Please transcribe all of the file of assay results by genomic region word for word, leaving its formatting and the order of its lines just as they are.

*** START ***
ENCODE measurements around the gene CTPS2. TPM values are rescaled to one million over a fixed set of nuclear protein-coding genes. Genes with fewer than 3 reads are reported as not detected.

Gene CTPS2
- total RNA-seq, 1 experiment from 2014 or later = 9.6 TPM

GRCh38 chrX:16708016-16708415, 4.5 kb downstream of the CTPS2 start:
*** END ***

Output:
ENCODE measurements around the gene CTPS2. TPM values are rescaled to one million over a fixed set of nuclear protein-coding genes. Genes with fewer than 3 reads are reported as not detected.

Gene CTPS2
- total RNA-seq, 1 experiment from 2014 or later = 9.6 TPM

GRCh38 chrX:16708016-16708415, 4.5 kb downstream of the CTPS2 start: